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This has not been college basketball’s finest season.
A trial laid bare the seedy details of the recruiting game, confirming just how widespread the rot is in the sport, if not all of college sports. The coach of one of the country’s top teams gets suspended after he’s heard on wiretaps talking about the “strong-ass offer” allegedly made to a prospective player. A blown-out shoe threatens the season of Zion Williamson, the most exciting player in decades, and Nike’s spare-nothing provides a case study in the exploitation of college athletes.
Add in almost nightly instances of horrible officiating, and it’s almost enough to make even the most diehard fan wonder why we continue to watch.
Come Thursday, however, our faith will be restored. For the next three weeks, all of college basketball’s ugliness will be forgotten, if not forgiven, as we revel in what is arguably the best event in all of sports. If March Madness doesn’t thrill your soul, well, you probably don’t have one in the first place.
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The beauty of the NCAA tournament is in its equality. Is Duke more likely to wind up in Minneapolis than, say, Yale, Iona or even Purdue? Of course. But it’s not a given. Look no further than last year’s tournament, when UMBC pulled off the upset of all upsets, the first 16 seed to take down a No. 1.
Not just any No. 1, mind you, but the overall No. 1 seed in the tournament, Virginia.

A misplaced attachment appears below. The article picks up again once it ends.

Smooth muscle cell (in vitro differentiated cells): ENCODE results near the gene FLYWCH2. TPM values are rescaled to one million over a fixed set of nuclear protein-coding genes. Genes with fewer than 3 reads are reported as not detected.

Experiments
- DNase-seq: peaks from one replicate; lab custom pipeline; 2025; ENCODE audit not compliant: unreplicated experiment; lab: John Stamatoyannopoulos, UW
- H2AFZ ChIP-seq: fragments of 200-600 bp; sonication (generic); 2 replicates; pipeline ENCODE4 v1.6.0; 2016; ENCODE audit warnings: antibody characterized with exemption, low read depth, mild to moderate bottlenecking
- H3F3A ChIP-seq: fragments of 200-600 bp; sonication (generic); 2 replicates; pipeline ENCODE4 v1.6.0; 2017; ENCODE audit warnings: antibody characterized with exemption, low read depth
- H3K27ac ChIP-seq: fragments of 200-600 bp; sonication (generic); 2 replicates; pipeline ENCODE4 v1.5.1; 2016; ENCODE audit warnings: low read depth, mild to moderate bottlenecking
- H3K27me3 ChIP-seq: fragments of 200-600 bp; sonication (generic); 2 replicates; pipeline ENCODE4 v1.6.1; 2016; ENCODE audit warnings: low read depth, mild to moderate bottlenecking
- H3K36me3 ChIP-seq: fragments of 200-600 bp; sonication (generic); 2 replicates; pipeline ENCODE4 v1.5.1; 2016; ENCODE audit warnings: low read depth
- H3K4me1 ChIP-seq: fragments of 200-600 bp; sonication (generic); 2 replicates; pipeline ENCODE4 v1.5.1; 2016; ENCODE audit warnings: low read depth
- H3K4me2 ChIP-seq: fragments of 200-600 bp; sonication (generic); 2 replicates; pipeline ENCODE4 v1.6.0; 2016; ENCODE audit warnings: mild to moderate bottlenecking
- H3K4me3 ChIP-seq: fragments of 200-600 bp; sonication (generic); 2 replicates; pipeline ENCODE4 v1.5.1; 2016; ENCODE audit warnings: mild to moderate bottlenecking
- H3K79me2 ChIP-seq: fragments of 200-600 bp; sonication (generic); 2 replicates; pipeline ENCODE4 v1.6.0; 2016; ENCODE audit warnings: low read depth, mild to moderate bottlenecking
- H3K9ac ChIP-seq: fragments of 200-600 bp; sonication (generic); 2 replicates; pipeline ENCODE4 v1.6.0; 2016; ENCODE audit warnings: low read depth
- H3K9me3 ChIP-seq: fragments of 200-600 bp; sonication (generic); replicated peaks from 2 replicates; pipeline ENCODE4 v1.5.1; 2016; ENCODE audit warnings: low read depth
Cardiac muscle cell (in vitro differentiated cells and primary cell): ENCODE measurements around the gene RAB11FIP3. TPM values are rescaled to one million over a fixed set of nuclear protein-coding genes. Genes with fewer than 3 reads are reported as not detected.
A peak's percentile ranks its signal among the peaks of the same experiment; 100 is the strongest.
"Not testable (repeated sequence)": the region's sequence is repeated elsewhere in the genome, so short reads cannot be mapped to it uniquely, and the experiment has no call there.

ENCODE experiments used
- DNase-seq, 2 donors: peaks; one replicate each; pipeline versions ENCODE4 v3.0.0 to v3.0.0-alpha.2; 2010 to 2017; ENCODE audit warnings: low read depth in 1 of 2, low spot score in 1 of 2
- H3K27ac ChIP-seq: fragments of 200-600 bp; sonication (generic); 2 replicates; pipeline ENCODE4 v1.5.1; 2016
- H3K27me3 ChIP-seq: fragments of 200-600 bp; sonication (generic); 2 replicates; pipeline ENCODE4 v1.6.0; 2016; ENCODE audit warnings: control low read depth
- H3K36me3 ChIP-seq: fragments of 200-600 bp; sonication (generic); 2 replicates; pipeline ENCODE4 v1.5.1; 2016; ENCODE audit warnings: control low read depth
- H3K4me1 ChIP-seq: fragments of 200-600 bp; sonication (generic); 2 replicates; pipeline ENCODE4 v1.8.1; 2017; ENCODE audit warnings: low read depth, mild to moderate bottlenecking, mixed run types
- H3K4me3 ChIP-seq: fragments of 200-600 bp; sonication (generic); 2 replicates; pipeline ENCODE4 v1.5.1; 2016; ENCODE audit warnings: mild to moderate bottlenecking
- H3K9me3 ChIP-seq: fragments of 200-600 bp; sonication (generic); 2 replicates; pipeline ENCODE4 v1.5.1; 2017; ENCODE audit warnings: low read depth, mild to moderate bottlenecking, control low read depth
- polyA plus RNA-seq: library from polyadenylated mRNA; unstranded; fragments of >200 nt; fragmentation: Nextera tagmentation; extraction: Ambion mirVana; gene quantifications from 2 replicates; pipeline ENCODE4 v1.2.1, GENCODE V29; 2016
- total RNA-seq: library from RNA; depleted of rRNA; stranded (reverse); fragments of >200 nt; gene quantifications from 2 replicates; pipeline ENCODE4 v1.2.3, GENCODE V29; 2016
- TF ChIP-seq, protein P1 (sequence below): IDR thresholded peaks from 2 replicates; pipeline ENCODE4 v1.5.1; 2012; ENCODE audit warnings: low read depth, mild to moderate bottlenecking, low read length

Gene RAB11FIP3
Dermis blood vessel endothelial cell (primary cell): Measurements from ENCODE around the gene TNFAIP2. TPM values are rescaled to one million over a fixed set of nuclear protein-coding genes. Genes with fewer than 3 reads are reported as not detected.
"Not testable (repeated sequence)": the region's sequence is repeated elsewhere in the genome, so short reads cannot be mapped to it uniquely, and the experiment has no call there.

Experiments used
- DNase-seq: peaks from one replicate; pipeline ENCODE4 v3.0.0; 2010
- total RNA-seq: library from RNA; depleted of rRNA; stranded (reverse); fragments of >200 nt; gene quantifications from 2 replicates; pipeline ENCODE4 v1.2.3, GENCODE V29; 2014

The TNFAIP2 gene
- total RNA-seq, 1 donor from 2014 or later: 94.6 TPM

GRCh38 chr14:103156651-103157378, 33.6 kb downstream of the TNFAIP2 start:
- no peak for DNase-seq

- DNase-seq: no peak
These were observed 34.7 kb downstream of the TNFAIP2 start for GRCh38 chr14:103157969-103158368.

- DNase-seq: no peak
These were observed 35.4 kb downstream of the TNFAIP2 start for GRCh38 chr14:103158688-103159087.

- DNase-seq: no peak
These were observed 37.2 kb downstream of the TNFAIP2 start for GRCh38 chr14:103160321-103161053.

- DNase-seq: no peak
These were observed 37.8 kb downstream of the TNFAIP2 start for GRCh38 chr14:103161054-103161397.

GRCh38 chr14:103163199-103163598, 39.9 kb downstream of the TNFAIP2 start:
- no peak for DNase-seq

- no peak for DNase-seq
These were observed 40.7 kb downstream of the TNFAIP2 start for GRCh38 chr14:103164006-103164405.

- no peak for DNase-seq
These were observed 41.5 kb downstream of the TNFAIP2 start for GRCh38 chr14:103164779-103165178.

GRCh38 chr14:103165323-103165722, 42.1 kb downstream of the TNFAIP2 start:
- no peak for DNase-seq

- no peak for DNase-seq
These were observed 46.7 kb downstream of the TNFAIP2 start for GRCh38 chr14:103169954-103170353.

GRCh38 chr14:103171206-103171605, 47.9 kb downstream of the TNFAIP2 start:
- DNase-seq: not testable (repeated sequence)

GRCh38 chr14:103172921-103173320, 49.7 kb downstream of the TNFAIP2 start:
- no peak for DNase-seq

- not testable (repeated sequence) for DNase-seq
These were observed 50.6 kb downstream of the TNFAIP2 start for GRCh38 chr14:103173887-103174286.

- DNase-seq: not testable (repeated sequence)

For two glorious days, pretty much the entire country became fans of the Retrievers — Chesapeake Bay, not golden, as we all know now. We celebrated the audacity of the interloper, and took delight in the blow it struck for “little guys” everywhere.
When UMBC lost – we haven’t forgotten, Kansas State – there was Loyola. As if making its first tournament appearance in 33 years wasn’t appealing enough, the Ramblers’ patron saint was a 98-year-old nun, Sister Jean Dolores Schmidt.
It didn’t matter if you were Catholic, Buddhist or had no religious affiliation whatsoever. A nonagenarian nun who does scouting reports and is beloved by teenagers and 20-somethings for her unconditional love and support is someone we can all root for. Plus, you learned what nonagenarian means.
But there’s more to the tournament than warm-and-fuzzy moments. (Though who among us hasn’t queued up replays of “One Shining Moment” when we’re feeling particularly blue?) While some of the games border on the unwatchable, most are thrilling, either featuring high-level play or so tightly contested the result is in doubt until the final seconds.
There was a collective “Ooh!” on Sunday night when fifth-seeded Marquette drew 12th-seeded Murray State. Markus Howard vs. Ja Morant? Yes, please! The cackling you heard was everyone’s reaction to seventh-seeded Louisville vs. 10th-seeded Minnesota.
That would be the team coached by Rick Pitino’s son vs. the team that fired him. Who says the selection committee doesn’t have a wicked sense of humor?
Look a little further down the road, and there’s the potential for North Carolina-Kentucky in the Midwest Regional finals. Or, even better, a Duke-Carolina title game. No one who saw them play in the ACC tournament semifinals would object to that — even if pretty much everyone outside of Carolina would be hate watching.
Deep down, we know college basketball is deeply flawed. Probably more so than any other sport, really, because of how small the rosters are and how large the influence of outside power brokers is.
This season was a confirmation of it – repeatedly. But just as the teams in the tournament are starting fresh, so, too, is college basketball. Make the most of it, because never has the sport needed a do-over more.
Follow USA TODAY Sports columnist Nancy Armour on Twitter @nrarmour.